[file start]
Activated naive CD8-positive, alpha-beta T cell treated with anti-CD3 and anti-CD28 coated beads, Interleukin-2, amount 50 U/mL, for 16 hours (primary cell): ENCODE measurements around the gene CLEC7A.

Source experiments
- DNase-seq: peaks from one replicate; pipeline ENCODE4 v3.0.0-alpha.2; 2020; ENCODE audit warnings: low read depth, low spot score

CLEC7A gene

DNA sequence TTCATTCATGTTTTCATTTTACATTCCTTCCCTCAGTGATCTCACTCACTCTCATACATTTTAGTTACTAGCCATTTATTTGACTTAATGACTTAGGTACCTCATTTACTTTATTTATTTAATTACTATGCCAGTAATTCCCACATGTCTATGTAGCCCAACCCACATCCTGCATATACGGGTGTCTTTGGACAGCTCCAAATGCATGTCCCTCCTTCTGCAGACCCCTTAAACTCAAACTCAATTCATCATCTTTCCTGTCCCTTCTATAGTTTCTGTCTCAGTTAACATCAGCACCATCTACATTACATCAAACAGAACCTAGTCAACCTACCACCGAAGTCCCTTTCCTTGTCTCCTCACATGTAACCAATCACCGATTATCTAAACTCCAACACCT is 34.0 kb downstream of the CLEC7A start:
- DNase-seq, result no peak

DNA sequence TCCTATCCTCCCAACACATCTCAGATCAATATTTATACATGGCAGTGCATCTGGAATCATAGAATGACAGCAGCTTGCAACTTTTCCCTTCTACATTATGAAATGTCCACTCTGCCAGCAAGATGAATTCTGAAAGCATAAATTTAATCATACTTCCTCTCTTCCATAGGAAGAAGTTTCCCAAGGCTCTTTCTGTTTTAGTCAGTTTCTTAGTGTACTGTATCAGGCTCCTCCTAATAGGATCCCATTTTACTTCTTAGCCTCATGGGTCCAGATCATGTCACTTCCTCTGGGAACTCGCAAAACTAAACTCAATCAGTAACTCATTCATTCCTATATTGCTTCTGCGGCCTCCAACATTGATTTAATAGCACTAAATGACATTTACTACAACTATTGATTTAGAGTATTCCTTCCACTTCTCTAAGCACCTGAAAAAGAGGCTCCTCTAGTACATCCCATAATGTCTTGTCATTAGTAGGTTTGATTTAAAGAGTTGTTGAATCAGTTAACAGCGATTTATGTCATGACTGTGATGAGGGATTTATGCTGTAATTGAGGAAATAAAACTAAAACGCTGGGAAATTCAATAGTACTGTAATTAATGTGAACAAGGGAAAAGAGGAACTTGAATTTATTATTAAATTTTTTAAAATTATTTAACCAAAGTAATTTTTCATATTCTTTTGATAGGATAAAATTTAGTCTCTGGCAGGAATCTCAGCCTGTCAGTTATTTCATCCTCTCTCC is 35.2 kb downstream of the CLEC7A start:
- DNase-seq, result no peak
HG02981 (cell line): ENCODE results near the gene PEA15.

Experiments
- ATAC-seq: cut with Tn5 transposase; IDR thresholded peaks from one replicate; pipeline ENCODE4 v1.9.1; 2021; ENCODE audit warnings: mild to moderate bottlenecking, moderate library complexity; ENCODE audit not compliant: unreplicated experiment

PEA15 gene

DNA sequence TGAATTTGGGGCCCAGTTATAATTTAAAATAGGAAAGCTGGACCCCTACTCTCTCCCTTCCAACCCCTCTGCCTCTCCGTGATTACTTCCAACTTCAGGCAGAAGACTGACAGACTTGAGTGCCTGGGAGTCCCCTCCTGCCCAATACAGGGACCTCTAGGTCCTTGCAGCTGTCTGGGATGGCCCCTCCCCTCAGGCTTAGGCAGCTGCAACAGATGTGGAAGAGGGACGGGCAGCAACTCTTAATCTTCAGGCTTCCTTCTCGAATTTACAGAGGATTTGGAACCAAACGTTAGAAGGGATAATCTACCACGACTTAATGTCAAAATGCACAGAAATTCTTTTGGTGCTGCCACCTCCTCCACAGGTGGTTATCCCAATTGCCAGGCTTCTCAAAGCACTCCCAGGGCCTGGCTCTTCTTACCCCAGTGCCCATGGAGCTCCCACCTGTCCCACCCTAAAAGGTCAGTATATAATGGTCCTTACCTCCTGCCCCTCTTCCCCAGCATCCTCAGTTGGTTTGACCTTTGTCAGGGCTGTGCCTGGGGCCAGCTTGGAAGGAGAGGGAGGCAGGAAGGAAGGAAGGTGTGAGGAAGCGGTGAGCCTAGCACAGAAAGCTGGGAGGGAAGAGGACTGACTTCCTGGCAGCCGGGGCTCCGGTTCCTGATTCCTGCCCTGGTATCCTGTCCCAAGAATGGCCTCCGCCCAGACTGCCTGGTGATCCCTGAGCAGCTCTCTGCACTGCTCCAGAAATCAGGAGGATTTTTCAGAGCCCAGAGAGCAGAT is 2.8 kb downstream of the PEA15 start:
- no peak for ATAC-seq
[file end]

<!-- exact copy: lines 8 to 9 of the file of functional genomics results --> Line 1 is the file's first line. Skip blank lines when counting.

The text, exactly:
- DNase-seq, result no peak
HG02981 (cell line): ENCODE results near the gene PEA15.